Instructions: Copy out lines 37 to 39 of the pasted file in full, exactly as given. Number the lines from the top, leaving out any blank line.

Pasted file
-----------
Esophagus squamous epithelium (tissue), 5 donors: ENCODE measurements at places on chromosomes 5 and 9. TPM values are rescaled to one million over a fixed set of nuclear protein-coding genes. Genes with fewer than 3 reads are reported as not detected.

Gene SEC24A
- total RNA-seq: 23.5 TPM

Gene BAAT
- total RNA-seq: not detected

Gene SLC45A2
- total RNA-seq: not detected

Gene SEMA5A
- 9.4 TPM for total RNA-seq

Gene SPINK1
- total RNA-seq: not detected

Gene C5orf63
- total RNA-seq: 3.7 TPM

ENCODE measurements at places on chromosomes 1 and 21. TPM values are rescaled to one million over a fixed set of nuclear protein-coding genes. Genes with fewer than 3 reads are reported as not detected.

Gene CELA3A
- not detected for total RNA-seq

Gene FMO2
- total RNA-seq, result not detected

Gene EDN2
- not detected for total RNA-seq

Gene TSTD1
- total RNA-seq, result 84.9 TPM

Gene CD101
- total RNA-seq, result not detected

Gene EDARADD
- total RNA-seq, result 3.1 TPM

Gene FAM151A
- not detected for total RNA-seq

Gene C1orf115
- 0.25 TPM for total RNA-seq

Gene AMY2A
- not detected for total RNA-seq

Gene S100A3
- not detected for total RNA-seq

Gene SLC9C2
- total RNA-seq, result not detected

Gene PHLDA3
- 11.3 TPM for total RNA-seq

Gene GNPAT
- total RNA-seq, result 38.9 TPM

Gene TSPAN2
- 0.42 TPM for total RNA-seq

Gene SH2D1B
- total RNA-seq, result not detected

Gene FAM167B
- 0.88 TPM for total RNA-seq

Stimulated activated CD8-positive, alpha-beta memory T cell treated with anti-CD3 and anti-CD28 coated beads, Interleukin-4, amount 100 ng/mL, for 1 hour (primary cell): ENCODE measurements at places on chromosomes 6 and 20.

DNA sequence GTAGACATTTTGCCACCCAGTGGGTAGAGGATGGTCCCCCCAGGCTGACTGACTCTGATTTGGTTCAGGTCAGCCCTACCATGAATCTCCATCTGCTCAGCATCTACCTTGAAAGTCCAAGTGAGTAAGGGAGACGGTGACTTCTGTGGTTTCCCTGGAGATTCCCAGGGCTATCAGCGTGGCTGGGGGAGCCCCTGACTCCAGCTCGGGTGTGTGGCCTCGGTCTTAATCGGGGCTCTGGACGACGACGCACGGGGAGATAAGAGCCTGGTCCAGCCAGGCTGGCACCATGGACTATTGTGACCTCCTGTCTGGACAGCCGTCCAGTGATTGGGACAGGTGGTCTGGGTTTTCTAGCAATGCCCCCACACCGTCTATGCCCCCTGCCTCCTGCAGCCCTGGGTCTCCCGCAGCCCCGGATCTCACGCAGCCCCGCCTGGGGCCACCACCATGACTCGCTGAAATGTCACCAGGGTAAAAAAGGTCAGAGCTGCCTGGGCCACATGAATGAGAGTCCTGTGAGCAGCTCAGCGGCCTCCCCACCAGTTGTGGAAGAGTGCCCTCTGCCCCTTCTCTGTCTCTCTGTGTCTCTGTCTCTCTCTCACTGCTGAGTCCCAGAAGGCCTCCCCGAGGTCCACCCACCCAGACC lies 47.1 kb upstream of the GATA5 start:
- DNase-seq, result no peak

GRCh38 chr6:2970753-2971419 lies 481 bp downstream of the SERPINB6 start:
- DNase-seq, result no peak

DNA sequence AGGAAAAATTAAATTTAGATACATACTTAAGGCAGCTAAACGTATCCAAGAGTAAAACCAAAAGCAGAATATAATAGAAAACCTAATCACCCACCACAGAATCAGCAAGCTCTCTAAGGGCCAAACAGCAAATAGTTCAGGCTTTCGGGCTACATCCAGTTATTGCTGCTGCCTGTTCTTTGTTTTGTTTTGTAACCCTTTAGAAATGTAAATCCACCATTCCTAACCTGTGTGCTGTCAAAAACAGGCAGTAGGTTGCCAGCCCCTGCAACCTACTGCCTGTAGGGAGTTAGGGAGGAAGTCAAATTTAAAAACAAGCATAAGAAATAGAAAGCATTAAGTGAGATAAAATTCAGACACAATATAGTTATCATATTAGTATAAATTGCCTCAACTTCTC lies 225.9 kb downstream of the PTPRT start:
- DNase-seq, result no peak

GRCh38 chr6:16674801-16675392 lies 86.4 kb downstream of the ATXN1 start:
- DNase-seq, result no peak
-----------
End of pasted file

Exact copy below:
Gene PHLDA3
- 11.3 TPM for total RNA-seq

Gene GNPAT